A mentally stimulating career may help to reduce the risk of Alzheimer’s disease, research suggests. According to a study carried out in the United States, those who develop the debilitating form of dementia are more likely to have had jobs that do not tax the brain.

The discovery lends weight to the ‘use it or lose it’ theory, says Kathleen Smyth of Case Western Reserve University in Cleveland, Ohio, who led the research. Experts have previously suggested that keeping the mind active, through reading or crossword puzzles, can help to stave off dementia in old age.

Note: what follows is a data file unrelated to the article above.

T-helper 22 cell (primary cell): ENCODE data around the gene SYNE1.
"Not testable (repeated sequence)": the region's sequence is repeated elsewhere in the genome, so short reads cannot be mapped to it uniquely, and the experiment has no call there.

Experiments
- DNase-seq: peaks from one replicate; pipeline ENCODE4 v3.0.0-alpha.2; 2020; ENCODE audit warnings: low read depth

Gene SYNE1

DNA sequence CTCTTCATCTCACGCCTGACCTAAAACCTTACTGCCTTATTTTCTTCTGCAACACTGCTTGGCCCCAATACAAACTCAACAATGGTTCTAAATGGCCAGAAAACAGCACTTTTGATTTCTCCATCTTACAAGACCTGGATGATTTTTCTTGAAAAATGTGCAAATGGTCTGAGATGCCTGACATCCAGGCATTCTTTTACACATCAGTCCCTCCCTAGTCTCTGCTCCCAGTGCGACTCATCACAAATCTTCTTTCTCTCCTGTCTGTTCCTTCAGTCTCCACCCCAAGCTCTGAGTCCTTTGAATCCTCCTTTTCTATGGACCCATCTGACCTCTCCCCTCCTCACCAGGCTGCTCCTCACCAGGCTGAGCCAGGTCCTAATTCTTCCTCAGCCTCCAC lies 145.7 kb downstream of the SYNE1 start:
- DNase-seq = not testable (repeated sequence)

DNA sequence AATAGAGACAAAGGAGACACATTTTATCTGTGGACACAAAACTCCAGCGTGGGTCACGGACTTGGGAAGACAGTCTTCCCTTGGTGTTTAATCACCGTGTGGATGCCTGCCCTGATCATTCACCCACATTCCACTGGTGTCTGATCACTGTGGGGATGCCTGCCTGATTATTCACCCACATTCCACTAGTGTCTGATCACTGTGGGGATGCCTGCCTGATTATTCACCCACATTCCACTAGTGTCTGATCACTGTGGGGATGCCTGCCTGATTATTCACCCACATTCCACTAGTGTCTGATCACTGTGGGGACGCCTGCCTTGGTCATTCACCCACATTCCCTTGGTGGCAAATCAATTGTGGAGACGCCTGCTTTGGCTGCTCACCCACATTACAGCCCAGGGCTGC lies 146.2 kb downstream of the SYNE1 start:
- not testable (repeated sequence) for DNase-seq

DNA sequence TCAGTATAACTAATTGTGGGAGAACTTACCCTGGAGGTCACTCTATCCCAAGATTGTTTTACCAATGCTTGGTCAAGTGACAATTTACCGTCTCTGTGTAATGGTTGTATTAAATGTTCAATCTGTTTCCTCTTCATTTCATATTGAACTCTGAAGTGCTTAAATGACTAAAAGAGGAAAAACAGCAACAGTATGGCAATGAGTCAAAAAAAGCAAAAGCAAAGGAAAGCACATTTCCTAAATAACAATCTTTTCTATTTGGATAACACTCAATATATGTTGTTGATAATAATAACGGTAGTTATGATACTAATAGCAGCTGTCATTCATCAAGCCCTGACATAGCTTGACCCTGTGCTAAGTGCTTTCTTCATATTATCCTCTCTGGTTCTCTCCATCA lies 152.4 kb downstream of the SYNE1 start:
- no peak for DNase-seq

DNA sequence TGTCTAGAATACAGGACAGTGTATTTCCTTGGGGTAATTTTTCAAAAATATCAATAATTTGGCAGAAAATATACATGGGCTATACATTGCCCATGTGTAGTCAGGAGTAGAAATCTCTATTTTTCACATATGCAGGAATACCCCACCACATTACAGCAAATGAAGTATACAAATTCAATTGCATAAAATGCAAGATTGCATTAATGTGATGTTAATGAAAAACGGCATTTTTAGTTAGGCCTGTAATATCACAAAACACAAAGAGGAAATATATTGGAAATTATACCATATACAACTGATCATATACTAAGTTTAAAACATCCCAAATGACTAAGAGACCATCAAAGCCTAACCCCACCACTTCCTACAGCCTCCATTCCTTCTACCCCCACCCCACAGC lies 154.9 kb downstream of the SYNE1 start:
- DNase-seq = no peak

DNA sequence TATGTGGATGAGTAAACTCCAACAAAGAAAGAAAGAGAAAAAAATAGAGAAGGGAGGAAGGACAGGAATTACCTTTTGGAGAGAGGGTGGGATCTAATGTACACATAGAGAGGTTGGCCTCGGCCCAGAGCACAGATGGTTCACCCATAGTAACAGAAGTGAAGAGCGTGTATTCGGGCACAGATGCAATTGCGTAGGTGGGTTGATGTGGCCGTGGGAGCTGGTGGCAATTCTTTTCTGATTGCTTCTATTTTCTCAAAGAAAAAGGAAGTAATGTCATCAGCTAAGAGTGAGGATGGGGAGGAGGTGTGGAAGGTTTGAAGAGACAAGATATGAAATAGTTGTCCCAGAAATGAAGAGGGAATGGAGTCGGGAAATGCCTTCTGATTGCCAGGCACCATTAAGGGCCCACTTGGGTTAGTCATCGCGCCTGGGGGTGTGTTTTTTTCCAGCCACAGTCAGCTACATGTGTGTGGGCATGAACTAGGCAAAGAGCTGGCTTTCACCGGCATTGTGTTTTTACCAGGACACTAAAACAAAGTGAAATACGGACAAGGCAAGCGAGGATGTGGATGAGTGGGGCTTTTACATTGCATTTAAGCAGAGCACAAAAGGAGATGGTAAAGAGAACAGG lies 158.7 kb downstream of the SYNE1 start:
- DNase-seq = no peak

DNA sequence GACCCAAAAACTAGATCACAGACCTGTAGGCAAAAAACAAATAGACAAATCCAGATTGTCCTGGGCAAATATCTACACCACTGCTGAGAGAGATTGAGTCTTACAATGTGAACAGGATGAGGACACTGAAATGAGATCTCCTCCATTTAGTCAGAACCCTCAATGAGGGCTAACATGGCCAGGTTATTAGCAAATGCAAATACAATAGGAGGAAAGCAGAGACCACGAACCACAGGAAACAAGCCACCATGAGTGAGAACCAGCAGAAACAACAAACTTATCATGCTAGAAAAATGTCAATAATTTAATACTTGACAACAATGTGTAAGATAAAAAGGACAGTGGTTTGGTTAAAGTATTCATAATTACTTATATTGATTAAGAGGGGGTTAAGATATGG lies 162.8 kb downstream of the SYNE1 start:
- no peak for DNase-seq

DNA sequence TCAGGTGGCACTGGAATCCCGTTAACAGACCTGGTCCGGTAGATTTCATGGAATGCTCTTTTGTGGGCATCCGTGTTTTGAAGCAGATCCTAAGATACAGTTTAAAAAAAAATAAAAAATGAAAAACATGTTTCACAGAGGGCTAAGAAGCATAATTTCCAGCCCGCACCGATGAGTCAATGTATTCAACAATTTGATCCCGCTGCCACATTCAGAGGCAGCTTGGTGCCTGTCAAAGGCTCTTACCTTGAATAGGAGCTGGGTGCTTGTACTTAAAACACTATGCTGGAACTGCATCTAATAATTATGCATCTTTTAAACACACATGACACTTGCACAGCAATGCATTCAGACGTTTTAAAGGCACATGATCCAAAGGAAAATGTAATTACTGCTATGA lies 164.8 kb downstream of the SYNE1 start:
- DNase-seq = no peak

The latest work, however, shows that mental stimulation throughout life can influence the development of Alzheimer’s. The researchers examined 122 people with Alzheimer’s disease and 235 healthy subjects, and compared the mental demands they had faced throughout their careers, from their twenties right through to their fifties.

The average level of mental strain on the two groups was equal during their twenties. But those without Alzheimer’s tended to have had jobs that were more mentally taxing from their thirties through to retirement, the researchers report in the journal Neurology. “In their thirties, forties and fifties there was a divergence that persisted,” Smyth says.

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